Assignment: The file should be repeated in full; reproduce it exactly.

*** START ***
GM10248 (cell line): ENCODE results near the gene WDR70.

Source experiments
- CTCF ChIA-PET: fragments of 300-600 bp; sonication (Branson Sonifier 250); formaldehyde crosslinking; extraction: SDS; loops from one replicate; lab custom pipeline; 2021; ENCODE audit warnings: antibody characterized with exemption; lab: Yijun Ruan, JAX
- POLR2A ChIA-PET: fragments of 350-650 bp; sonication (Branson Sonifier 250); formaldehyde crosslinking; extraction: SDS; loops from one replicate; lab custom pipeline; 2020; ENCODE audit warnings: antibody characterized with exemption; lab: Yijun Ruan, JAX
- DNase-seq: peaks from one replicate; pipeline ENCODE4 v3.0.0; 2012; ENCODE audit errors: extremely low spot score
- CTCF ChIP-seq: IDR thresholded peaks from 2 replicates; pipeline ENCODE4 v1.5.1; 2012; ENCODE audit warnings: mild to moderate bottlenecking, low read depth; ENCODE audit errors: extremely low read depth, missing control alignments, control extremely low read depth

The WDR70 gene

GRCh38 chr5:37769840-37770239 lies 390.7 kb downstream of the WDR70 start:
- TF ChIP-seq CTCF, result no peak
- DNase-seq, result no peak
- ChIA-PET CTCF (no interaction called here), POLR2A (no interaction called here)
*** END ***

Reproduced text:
GM10248 (cell line): ENCODE results near the gene WDR70.

Source experiments
- CTCF ChIA-PET: fragments of 300-600 bp; sonication (Branson Sonifier 250); formaldehyde crosslinking; extraction: SDS; loops from one replicate; lab custom pipeline; 2021; ENCODE audit warnings: antibody characterized with exemption; lab: Yijun Ruan, JAX
- POLR2A ChIA-PET: fragments of 350-650 bp; sonication (Branson Sonifier 250); formaldehyde crosslinking; extraction: SDS; loops from one replicate; lab custom pipeline; 2020; ENCODE audit warnings: antibody characterized with exemption; lab: Yijun Ruan, JAX
- DNase-seq: peaks from one replicate; pipeline ENCODE4 v3.0.0; 2012; ENCODE audit errors: extremely low spot score
- CTCF ChIP-seq: IDR thresholded peaks from 2 replicates; pipeline ENCODE4 v1.5.1; 2012; ENCODE audit warnings: mild to moderate bottlenecking, low read depth; ENCODE audit errors: extremely low read depth, missing control alignments, control extremely low read depth

The WDR70 gene

GRCh38 chr5:37769840-37770239 lies 390.7 kb downstream of the WDR70 start:
- TF ChIP-seq CTCF, result no peak
- DNase-seq, result no peak
- ChIA-PET CTCF (no interaction called here), POLR2A (no interaction called here)